9. U.S. Policy for Germany and the Satellites. The intransigence of the Soviet policy at the Geneva Foreign Ministers meetings is assuredly in part related to the Soviet position with respect to the satellites. As long as the Soviets can keep the line of division in Germany and hold the satellites in the shadow behind that line, they will be gaining time for the consolidation of the Communist regimes in the satellite area. The Soviet position in Germany must be recognized as an advanced position with respect to Soviet control of the satellite area. It is a moot question whether the Soviets have any real expectation of communizing Germany or of maintaining their position in Eastern Germany in the long run. At the least, they may hope to achieve an eventual settlement which will afford some protection to their East German supporters and perhaps provide some form or modicum of neutralization. However, they may have an interest in postponing such an agreement so that the satellite countries will be as far advanced towards consolidation of the regimes and their popular acceptance as possible. They may also be expected to seek in connection with any settlement on Germany an international sanction of the status quo in Eastern Europe. The European security pact proposed by the West at Geneva, it may be noted in this regard, has been attacked by exile political leaders as sanctioning the status quo in Eastern Europe, which of course was not the case. Foregoing considerations (Paras. 8 and 9) should be borne in mind in connection with the formulation of U.S. strategy and policy with respect to Germany in order to ensure that possible effects on the attainment of our policy objectives with respect to Eastern European satellites continue to be considered in relation to our German policy.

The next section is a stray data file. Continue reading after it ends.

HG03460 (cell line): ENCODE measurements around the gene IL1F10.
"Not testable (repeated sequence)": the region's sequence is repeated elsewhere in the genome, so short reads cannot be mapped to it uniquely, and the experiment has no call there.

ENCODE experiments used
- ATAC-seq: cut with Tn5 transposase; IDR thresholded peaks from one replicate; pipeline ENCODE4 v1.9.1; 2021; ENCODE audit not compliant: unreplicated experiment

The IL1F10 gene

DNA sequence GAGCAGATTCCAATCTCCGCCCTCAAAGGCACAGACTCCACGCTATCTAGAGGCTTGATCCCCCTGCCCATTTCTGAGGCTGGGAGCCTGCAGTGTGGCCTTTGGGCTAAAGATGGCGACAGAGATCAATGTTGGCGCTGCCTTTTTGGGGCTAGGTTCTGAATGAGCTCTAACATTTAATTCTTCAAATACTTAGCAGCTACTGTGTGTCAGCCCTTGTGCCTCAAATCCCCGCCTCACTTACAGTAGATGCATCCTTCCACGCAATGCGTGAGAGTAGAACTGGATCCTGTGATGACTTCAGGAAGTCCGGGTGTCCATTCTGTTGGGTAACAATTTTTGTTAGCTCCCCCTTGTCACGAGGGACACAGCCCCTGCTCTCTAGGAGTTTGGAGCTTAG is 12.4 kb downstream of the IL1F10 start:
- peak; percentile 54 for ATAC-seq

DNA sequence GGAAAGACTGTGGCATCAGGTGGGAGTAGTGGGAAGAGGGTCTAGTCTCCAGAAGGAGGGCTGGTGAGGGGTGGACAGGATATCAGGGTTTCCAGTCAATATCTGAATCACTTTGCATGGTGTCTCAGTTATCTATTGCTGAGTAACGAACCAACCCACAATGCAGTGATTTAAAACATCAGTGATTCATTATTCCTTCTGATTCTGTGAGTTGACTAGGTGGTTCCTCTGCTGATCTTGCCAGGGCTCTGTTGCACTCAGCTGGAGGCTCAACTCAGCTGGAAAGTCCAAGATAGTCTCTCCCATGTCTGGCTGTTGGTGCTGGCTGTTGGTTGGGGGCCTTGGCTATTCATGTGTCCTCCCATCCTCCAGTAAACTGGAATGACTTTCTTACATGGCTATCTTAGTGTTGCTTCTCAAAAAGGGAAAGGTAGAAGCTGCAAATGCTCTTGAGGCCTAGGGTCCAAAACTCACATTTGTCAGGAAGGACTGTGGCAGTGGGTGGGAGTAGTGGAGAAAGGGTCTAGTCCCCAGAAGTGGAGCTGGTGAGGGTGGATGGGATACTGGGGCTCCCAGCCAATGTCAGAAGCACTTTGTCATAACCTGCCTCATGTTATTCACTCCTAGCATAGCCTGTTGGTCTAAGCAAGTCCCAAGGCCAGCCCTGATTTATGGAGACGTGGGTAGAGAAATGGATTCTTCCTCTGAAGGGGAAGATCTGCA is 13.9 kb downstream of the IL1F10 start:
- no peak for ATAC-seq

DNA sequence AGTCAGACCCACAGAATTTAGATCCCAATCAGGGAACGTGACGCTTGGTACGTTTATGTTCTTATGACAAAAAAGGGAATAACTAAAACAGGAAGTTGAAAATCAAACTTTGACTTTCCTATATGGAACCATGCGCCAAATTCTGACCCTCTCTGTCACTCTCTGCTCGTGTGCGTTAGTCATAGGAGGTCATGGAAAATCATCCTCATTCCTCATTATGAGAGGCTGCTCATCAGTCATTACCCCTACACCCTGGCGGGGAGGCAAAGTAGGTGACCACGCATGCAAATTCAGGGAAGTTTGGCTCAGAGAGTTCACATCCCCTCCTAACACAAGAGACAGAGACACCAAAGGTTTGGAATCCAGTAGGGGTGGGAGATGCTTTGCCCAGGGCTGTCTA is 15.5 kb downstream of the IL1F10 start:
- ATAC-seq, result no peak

10. The Time Factor. The outcome of the Geneva Conferences confirms the estimate that a considerable span of time will be required to attain the loosening of Soviet control in the satellite area and the accomplishment of U.S. objectives, either long-range or current. The sheer passage of time involves certain difficulties with respect to the implementation of NSC 174. It is likely to become more and more difficult to keep hope of liberation alive in the satellite peoples. The strength and determination of the political refugees are apt to decline; the older generation of political exiles will die off, and the young refugees are likely to become so absorbed by their new environments that they will cease to take an active interest in the affairs of their [Page 126] home countries. Moreover, the passage of time in itself tends to confirm the status quo. Continued diplomatic recognition, possible limited government agreements (on property questions), admission of all the satellites to United Nations membership, increased trade, cultural exchanges, visits of Congressmen, American tourist travel will all tend to signify normalization of relations and an implied acquiescence in the Communist puppet regimes. It must be regarded as a major problem in the implementation of NSC 174 that any movement toward a relaxation of tensions between East and West is bound to be widely interpreted in the satellites as a weakening of Western determination to achieve their liberation from Soviet control and a disposition to accept their status as permanent.